Welcome, one and all, to day nine of the thirty day anime challenge! Today’s topic is … your favourite anime villain.
Ooh, now this is an interesting one. I have no issue with straight up bad guys. In fact, certain types of shows really need a clean-cut villain to go up against the hero. In general though, I tend to prefer villains that are a little bit more complex. I’m going to talk about two such characters now.
First up is Light Yagami from Death Note. What I loved about Light was the journey that we took with him. Right at the start of the series, Light is acting with good intentions. He wants to end suffering in the world, to create a utopian society where crime is no long an issue (of course, that would have put his Father out of work, but there you go). The problem was, the longer his battle with L went on, the further down the spiral he went. Part of me wonders if the stress of battling the world’s greatest detective was what drove him to behaving the way he did, or whether he was always doomed to head this way. Certainly, his complaints that Mikami was acting against certain types of people too soon would indicate that he always had this in mind, but this was after he’d already passed the point of no return. In the end, he ceased being a misguided guy with good intentions and became nothing more than one of the criminals that he wanted to eliminate. He had to die, there was no other way around it. Watching him fall like that was just such a beautifully constructed tale.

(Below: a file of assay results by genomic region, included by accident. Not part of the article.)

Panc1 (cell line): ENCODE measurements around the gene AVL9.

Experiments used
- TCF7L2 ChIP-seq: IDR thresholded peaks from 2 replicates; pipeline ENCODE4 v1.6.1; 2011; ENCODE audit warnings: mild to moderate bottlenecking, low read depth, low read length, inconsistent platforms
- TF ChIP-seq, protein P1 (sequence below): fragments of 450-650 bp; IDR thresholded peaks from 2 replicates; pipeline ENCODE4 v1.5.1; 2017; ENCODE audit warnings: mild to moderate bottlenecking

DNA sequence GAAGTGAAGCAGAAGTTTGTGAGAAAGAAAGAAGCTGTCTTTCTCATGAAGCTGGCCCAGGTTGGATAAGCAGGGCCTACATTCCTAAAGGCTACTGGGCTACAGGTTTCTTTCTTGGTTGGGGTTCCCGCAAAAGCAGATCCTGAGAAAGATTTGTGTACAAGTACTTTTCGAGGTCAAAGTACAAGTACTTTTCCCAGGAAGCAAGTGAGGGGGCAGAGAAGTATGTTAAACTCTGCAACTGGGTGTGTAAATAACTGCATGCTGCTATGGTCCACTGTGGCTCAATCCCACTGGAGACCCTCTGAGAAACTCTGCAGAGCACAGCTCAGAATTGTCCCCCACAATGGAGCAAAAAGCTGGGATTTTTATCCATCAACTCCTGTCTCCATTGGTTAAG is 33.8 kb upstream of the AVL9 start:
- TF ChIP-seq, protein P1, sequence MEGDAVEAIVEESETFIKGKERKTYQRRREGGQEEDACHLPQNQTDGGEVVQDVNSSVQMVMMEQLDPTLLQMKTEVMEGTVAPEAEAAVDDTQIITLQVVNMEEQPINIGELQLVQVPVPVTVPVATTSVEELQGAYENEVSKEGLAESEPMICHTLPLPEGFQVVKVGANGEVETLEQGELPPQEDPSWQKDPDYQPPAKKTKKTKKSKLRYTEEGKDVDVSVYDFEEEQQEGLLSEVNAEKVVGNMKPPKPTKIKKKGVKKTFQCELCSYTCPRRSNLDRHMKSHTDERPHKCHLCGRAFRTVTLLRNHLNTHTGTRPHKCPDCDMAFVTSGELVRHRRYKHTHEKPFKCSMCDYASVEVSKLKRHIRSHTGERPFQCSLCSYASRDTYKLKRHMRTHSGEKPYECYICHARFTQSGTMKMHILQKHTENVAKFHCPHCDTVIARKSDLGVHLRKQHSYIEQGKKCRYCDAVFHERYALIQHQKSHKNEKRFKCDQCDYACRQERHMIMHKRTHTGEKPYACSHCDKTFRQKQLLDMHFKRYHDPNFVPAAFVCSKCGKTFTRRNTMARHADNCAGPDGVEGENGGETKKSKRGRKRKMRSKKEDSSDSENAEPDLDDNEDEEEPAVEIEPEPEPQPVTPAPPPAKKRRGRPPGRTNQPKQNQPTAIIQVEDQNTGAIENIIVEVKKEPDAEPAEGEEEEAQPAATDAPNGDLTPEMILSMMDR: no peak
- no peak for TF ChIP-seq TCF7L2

Next up is Durarara!!! stalwart Izaya Orihara. The information broker with a love of the human race is a marvellous creation. In many ways, he is a true mastermind, manipulating people and situations to his heart’s content. But, both his love of humans and his hatred of Shizuo Heiwajima leave him prone to pushing people further than he probably should. Yes, Izaya is enjoying himself, but he’s also running the risk of wrecking the lives of those that he professes to hold in such high regard. Not that it matters to him. I think that he sort of viewed Ikebukuro like a child views wooden blocks: something to build up and then knock down, over and over. With the way he describes things, I actually spent a great deal of time thinking that Izaya was in fact an otherworldly being like Celty rather than a human himself. Even knowing this nto to be the case, I do wonder if he looks at himself as a trickster God of sorts.